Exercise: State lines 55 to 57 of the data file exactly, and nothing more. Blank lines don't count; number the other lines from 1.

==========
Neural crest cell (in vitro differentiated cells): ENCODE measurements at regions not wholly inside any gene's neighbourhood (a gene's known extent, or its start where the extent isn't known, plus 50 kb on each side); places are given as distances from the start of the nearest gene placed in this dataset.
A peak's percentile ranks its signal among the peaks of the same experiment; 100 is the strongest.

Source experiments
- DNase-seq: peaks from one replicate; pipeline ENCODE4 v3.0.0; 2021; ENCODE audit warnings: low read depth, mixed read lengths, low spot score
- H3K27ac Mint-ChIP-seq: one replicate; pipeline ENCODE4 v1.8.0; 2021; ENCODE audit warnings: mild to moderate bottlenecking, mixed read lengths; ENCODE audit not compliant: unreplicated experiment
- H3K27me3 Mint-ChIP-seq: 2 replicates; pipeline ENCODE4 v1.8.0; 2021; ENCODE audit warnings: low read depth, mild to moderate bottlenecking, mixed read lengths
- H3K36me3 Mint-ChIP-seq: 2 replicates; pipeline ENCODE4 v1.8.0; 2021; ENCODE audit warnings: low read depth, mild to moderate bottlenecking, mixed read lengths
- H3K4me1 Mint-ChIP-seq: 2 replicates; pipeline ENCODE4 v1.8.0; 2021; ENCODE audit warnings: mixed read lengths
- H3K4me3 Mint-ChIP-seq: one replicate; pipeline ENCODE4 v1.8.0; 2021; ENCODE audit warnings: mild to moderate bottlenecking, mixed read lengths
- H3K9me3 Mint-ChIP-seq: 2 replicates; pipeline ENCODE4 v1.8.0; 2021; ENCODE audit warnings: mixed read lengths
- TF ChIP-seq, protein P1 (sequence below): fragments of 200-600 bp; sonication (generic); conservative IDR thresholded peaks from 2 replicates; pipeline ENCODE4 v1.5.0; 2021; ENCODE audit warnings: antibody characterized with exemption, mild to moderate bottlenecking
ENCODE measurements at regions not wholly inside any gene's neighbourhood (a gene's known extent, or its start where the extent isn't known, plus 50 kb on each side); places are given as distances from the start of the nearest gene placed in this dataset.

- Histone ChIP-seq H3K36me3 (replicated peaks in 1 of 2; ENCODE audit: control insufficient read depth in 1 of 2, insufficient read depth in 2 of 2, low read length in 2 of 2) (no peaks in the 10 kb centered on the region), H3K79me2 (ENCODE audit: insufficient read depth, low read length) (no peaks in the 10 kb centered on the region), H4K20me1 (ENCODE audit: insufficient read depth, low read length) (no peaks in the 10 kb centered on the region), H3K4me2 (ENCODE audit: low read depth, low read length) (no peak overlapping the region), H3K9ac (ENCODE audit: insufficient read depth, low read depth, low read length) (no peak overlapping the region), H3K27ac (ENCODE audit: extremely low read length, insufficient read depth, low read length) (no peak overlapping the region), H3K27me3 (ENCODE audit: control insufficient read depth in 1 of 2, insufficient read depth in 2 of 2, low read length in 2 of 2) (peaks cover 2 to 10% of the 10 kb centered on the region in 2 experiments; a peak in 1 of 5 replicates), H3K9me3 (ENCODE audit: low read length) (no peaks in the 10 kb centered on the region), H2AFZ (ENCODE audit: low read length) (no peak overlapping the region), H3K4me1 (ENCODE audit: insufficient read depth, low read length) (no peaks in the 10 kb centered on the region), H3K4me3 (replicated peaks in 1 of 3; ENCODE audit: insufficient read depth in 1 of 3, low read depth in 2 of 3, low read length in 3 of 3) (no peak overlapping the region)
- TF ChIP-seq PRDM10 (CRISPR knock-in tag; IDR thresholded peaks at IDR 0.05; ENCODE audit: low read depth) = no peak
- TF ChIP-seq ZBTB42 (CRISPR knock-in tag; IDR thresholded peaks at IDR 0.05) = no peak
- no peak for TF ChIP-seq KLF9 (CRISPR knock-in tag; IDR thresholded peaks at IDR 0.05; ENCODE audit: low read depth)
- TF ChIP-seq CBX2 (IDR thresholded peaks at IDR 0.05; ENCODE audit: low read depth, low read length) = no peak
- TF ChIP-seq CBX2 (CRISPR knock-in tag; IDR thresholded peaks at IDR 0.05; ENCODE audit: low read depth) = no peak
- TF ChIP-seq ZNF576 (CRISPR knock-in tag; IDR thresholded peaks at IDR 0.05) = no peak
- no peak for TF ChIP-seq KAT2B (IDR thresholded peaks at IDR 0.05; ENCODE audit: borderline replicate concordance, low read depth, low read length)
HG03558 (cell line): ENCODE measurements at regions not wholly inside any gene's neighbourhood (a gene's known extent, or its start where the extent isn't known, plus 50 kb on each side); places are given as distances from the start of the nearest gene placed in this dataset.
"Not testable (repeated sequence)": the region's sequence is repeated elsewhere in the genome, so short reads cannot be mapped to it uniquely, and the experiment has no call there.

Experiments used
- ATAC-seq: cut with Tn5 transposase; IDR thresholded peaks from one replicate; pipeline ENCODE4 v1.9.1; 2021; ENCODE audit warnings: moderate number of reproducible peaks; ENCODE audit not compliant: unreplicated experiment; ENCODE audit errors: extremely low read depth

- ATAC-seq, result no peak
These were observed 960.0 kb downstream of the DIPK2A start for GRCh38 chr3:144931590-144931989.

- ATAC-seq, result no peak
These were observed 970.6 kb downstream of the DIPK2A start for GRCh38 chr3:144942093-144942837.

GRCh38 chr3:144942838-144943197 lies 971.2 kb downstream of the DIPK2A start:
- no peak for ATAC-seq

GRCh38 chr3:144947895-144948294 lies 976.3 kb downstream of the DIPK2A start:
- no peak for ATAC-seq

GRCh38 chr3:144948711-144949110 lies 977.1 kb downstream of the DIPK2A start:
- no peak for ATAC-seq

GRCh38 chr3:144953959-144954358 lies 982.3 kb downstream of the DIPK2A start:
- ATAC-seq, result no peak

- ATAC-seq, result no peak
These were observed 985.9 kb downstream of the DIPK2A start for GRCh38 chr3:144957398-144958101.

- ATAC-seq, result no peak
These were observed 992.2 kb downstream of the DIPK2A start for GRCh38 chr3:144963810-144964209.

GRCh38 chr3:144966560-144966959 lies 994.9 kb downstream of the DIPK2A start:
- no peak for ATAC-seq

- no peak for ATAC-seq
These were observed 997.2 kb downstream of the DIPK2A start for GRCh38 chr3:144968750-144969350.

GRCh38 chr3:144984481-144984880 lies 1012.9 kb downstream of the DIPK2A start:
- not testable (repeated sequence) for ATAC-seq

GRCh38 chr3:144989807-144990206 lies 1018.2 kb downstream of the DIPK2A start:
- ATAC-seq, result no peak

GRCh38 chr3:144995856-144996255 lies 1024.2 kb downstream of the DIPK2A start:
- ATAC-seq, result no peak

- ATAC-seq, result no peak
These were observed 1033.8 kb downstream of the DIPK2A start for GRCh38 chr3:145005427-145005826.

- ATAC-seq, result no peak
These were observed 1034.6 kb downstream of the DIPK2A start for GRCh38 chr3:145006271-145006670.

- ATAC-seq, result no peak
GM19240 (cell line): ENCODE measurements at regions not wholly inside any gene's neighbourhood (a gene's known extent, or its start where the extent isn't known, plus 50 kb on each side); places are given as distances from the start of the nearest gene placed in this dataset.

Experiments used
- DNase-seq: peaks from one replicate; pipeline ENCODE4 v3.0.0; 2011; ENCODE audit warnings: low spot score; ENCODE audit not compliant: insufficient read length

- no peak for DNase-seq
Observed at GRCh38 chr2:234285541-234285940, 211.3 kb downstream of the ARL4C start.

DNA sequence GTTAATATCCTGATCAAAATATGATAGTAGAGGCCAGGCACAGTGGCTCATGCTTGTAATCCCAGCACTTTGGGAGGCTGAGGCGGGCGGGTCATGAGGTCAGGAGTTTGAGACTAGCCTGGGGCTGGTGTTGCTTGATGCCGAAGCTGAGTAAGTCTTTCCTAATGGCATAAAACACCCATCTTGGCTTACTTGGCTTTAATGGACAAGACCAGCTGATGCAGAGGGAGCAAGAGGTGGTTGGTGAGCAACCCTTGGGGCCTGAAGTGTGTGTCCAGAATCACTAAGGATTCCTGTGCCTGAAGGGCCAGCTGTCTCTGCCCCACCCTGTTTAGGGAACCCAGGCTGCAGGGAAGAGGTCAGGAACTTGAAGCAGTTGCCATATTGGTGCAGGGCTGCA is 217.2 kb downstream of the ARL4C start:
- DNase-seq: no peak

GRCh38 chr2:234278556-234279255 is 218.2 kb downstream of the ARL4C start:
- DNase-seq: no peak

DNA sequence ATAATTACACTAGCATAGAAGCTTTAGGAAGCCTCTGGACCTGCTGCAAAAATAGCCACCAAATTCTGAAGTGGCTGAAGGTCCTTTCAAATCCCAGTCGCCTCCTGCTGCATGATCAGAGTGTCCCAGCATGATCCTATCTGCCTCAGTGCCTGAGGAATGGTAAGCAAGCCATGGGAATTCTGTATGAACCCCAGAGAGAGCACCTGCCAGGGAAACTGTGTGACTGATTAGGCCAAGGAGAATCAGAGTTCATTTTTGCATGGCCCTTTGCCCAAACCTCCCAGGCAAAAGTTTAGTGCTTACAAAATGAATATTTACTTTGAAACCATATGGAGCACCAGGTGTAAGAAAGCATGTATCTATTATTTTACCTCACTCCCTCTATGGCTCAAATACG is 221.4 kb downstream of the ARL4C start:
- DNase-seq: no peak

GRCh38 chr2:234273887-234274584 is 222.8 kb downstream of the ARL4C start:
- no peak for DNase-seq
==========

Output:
- ATAC-seq, result no peak
GM19240 (cell line): ENCODE measurements at regions not wholly inside any gene's neighbourhood (a gene's known extent, or its start where the extent isn't known, plus 50 kb on each side); places are given as distances from the start of the nearest gene placed in this dataset.

Experiments used